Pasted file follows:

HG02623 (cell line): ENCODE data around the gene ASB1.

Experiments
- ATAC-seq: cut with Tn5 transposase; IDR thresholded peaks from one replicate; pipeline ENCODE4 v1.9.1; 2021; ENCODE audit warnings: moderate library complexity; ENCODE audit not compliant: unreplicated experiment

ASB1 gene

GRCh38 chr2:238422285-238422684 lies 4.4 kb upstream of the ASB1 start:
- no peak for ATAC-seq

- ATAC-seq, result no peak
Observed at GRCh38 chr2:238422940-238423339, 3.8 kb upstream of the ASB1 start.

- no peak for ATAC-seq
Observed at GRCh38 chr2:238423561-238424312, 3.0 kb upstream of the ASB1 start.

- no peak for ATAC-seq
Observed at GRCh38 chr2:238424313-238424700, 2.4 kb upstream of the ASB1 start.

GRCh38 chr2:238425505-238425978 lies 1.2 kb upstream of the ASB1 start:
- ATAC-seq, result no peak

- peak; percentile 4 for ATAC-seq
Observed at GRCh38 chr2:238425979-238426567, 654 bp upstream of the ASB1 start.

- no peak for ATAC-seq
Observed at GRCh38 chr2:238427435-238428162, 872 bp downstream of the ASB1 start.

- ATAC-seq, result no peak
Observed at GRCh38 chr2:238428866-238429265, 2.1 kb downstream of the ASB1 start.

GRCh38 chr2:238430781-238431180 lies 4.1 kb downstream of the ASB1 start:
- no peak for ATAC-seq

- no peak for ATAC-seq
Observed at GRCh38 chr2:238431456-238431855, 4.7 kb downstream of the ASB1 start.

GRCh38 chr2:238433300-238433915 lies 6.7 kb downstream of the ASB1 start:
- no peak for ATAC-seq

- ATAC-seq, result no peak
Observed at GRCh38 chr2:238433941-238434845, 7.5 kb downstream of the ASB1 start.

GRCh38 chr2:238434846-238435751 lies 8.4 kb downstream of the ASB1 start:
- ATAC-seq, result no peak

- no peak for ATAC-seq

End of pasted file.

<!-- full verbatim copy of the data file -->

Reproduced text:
HG02623 (cell line): ENCODE data around the gene ASB1.

Experiments
- ATAC-seq: cut with Tn5 transposase; IDR thresholded peaks from one replicate; pipeline ENCODE4 v1.9.1; 2021; ENCODE audit warnings: moderate library complexity; ENCODE audit not compliant: unreplicated experiment

ASB1 gene

GRCh38 chr2:238422285-238422684 lies 4.4 kb upstream of the ASB1 start:
- no peak for ATAC-seq

- ATAC-seq, result no peak
Observed at GRCh38 chr2:238422940-238423339, 3.8 kb upstream of the ASB1 start.

- no peak for ATAC-seq
Observed at GRCh38 chr2:238423561-238424312, 3.0 kb upstream of the ASB1 start.

- no peak for ATAC-seq
Observed at GRCh38 chr2:238424313-238424700, 2.4 kb upstream of the ASB1 start.

GRCh38 chr2:238425505-238425978 lies 1.2 kb upstream of the ASB1 start:
- ATAC-seq, result no peak

- peak; percentile 4 for ATAC-seq
Observed at GRCh38 chr2:238425979-238426567, 654 bp upstream of the ASB1 start.

- no peak for ATAC-seq
Observed at GRCh38 chr2:238427435-238428162, 872 bp downstream of the ASB1 start.

- ATAC-seq, result no peak
Observed at GRCh38 chr2:238428866-238429265, 2.1 kb downstream of the ASB1 start.

GRCh38 chr2:238430781-238431180 lies 4.1 kb downstream of the ASB1 start:
- no peak for ATAC-seq

- no peak for ATAC-seq
Observed at GRCh38 chr2:238431456-238431855, 4.7 kb downstream of the ASB1 start.

GRCh38 chr2:238433300-238433915 lies 6.7 kb downstream of the ASB1 start:
- no peak for ATAC-seq

- ATAC-seq, result no peak
Observed at GRCh38 chr2:238433941-238434845, 7.5 kb downstream of the ASB1 start.

GRCh38 chr2:238434846-238435751 lies 8.4 kb downstream of the ASB1 start:
- ATAC-seq, result no peak

- no peak for ATAC-seq